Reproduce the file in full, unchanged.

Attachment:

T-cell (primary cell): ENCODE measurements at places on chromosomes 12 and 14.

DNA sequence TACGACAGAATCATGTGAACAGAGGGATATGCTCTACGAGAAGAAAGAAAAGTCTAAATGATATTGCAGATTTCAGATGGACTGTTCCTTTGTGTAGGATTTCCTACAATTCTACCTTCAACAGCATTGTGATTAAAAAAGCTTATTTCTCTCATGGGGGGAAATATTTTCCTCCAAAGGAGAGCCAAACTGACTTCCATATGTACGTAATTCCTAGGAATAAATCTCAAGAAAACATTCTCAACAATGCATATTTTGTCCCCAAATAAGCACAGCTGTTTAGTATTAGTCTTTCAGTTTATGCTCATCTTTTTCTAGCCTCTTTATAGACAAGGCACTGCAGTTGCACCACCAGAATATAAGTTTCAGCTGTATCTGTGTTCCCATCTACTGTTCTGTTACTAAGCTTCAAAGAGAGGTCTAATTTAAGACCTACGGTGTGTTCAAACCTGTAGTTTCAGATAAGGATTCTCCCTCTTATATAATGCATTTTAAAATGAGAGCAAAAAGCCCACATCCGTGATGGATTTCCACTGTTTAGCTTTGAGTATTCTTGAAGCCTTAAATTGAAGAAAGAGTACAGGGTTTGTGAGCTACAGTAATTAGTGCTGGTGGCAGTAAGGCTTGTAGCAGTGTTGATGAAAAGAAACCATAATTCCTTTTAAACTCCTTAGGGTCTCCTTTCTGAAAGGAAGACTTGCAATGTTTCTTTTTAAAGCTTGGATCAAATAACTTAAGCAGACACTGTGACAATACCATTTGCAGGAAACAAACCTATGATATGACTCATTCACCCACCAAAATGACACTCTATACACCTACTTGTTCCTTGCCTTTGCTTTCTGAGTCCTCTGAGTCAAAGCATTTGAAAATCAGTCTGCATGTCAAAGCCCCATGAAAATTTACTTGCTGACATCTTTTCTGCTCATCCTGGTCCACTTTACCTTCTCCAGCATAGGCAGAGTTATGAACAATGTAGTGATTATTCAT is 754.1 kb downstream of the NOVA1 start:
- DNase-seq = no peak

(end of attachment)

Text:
T-cell (primary cell): ENCODE measurements at places on chromosomes 12 and 14.

DNA sequence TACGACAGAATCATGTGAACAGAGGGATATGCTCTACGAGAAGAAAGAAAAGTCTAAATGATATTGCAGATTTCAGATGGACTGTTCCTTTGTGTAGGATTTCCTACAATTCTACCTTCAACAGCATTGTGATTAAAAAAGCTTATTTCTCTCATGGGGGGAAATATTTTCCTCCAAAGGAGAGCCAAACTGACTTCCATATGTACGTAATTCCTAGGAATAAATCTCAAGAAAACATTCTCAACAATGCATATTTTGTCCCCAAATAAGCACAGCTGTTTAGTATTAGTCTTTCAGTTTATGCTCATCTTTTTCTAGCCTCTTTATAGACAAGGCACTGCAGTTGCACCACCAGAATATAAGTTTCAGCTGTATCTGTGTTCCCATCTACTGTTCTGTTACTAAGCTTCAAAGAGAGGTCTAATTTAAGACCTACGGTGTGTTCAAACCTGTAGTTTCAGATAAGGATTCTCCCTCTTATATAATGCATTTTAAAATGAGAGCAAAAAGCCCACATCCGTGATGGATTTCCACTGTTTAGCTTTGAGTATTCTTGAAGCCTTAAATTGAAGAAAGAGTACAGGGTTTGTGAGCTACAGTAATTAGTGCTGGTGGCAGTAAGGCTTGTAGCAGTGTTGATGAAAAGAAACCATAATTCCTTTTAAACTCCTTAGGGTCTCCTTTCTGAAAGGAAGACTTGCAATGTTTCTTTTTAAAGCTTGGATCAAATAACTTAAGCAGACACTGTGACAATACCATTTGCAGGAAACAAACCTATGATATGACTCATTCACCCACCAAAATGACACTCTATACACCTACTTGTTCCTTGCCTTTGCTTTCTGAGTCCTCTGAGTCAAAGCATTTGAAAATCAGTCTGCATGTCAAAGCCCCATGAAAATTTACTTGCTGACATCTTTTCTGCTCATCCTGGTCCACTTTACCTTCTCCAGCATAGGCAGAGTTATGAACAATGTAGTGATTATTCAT is 754.1 kb downstream of the NOVA1 start:
- DNase-seq = no peak